417 Magazine: Have you always had an interest in history?
Richard Crabtree: I grew up in the St. Louis area, and I had a junior high and high school teacher that taught a local history class. And my grandparents loved history. I learned quite a bit. When I was 16, I drove everywhere... and got to go to a lot of historic sites. I nurtured the interest, and I’ve been heavily involved in photography. So that was something that allowed me to get out and explore and read and research.
417: How did you end up in Springfield?
R.C.: My wife and I were living in Ozark, and she transferred to Empire Bank on Glenstone. She said, “Why don’t we get a house here?” and I said, “If we’re going to do this, I want an old house.” We landed on a Carl Bissman house built in 1934. There was a show on HGTV called If Walls Could Talk, and I wanted to find out where one goes to find out the history of our house.
417: How did you get started on your research?
R.C.: Even then, in 2007, it was difficult to find stuff online. So I went to the Greene County Archives, and they were helpful, but they weren’t going to do the work for me. I went to the History Museum, and then I ended up at the Library Center. I spent hours staring at microfilm. One day, as I was scrolling through, a house went by—It was my house from October 28, 1934. Once I researched my entire history, I thought it’d be kind of fun to do my neighbors’.
417: How did it grow from there?
R.C.: What I found was two things: Springfield was heavily influenced by St. Louis, and Springfield is a big, small town. Everybody’s connected somehow, and the more I dug, the more it took me to downtown, to Phelps Grove, University Heights, Brentwood, Southern Hills. It just all started falling into place. Now I find that I’m kind of a historian for all of Springfield.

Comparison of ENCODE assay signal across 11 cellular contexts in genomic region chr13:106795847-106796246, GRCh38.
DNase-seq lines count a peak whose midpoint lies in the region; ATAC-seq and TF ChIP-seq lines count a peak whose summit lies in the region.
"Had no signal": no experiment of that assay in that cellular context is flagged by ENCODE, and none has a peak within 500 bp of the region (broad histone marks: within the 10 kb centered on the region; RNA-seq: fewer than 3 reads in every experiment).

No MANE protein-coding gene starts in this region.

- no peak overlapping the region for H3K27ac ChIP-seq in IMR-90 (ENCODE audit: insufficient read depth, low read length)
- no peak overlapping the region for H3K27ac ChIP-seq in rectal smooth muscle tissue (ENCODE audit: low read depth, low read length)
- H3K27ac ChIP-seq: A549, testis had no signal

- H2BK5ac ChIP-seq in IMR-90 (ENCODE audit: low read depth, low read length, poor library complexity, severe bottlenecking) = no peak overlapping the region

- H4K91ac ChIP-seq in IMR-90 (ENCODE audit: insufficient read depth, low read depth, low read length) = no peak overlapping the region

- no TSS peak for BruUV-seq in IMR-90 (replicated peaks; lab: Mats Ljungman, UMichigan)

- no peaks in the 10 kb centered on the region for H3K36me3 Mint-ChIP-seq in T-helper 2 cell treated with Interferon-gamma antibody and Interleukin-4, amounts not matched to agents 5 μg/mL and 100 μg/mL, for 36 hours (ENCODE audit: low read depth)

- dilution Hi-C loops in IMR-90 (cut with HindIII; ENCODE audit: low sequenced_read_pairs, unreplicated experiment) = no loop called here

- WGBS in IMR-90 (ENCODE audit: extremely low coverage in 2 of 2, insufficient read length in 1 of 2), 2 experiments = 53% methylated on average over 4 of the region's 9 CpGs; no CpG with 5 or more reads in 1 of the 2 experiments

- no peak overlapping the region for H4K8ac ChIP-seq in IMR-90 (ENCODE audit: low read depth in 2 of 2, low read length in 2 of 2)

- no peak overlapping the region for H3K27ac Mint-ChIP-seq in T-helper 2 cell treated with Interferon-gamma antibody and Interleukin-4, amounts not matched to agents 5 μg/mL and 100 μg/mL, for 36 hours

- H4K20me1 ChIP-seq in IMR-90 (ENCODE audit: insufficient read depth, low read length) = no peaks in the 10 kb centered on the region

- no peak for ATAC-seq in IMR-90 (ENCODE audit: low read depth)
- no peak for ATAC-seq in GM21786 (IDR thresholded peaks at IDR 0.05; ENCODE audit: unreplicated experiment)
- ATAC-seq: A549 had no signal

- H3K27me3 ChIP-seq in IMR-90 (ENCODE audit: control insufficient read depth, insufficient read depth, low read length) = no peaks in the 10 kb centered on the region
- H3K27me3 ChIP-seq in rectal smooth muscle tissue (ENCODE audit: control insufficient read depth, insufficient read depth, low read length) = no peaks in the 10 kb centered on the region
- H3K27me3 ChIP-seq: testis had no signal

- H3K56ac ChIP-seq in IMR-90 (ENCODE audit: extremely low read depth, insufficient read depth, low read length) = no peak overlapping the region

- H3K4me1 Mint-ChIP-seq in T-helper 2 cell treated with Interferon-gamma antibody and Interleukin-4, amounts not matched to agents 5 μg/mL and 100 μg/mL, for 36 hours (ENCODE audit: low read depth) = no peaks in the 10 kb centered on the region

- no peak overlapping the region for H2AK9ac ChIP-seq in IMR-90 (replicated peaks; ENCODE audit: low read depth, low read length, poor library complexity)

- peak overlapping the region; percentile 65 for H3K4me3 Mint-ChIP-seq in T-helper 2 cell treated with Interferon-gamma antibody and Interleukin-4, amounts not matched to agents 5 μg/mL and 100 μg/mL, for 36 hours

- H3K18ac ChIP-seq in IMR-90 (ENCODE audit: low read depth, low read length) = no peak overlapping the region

417: How did the interest lead to the Facebook group and the videos?
R.C.: There was a Facebook page called “You Know You’re From Springfield, If…” I joined. There was some great content, but none of it was history-based. So, I started it up. That just exploded, and I had people ask, “Rich, can’t you do a presentation?” So, I started doing presentations, mainly at my church, and 150 people show up wanting to hear this. Then I’d have people on the page say, “I can’t make those; I live in Seattle,” or “I’m working at night.” Finally, somebody said “Would you transcribe your talks and put them on YouTube?” So that’s where we are now.
417: What’s the difference between going to a talk and watching a video?
R.C.: I don’t do notes, which drives some of my friends off the wall who also do these types of talks because they have all of this stuff ready. If you’re really passionate about it and you know it well, you don’t need any of that. You can kind of look up at a picture and it should trigger something. If you come to my live talks, every one of them is slightly different.
417: How do you find things to research?
R.C.: Probably the thing that I get asked the most on Facebook is, “Tell me the history of my house.” What’s really fun is that I have people who have lived here and they know the color, the stories. I can give them the facts, they can tell me the stories, and, hopefully, they mesh.